So what's the deal with this "created by the magic god fairy" stuff? Are you looking for an excuse to be a Christian? Why are you trying to stick your god-of-the-gaps in a hiding place that scientists have already chased god out of?

    Is there some switch in your head that you can turn off when you don't want to think?

    I think educated pro-science Christians like you are being dishonest with yourselves.

    You wrote "I'm a Christian that loves truth ..."

    If you really loved the truth, you would not be a Christian. Christianity is nothing more than a collection of insane childish stories that couldn't possibly be true. There is no magic in the universe, and that's what every god ever invented is, just another word for magic.

    "then evolution can and will strengthen your faith in God and in the Bible."

    Really? Even Genesis? No matter how you interpret Genesis, it's still nothing more than a story of magical creation, and nothing could be more anti-science than magic.

    I shall return. I'm interested in how you can justify your acceptance of science and at the same time accept an extremely anti-science religion. For example, there could be no belief more anti-science than the Resurrection, which is a belief in a zombie who flew up to the clouds, and all Christians are required to believe in this disgusting woo-woo.

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  2. Sorry you're not happy with how quickly I publish comments.

    There's nothing anti-science about the resurrection, about miracles, or about any other anomaly. Science doesn't say what can't happen, it tries to explain what did happen.

    Reality is reality. I'm not a Christian because someone taught it to me as a child. I'm a Christian because God came after me. I read things as a young man that I thought could only have been divine providence. At 21, I became specifically a Christian rather than a general theist because I was impressed by a man who could live with 12 other men for three years, then have 11 of them give their lives for him claiming he was the Son of God.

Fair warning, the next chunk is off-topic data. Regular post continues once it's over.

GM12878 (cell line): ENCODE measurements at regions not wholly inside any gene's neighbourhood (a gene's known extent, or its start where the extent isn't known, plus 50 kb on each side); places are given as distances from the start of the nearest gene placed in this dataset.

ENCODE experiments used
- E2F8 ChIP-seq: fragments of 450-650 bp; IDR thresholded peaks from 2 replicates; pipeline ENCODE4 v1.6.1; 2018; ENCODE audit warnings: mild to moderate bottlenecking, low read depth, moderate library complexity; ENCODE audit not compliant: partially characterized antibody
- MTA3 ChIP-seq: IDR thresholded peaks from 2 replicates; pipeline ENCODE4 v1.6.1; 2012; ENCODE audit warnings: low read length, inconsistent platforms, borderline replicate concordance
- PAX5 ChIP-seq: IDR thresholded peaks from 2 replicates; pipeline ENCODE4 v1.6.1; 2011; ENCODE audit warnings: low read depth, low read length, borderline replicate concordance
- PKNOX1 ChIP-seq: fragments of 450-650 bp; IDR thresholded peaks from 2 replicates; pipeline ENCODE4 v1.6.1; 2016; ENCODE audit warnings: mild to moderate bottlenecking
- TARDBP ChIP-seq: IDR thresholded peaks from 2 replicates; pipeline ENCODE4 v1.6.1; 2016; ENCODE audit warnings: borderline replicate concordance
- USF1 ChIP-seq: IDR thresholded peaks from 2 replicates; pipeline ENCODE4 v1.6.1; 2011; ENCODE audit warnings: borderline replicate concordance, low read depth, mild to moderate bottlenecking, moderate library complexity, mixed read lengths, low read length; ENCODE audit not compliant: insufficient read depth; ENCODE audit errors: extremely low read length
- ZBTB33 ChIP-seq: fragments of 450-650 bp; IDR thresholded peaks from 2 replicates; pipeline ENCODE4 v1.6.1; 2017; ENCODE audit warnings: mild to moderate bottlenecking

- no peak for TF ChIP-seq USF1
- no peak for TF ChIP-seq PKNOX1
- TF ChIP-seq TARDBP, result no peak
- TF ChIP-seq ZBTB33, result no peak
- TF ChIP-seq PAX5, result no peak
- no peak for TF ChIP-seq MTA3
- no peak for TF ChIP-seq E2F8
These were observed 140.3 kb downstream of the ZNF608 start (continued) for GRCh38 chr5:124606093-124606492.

When I made up my mind to become a Christian the experience was so powerful that there's not any real good way for me to explain it. I'm sure atheists write it off as psychological phenomena; it was shocking to me.

    It's been 27 years. While science has adjusted how I look at the Bible, I can't even think of a way it would affect the way I look at God or Christ. For 27 years there's been one supernatural thing after another, one answer to prayer after another.

    People like you mock and scoff. That's fine. Be arrogant and think you know what can't be.

    There's also nothing anti-science about magic. No one, as far as I know, has proven that there's real magic done by real magicians. Saying there's no evidence that you know about for magic--as there's no evidence I know about, either--is scientific enough, but to say that magic is somehow anti-science? There's nothing logical or scientific about saying such a thing.

    Things being in two places at once or communicating across long distances instantly used to be unimaginable, and thus, I suppose, would have to be called anti-science by your mindset. Now, however, it's accepted, mainline science.

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Feel free to comment, and I'll even let links be posted, particularly on the subject of evolution from either side. No spam, and no pointless links. The comments are moderated.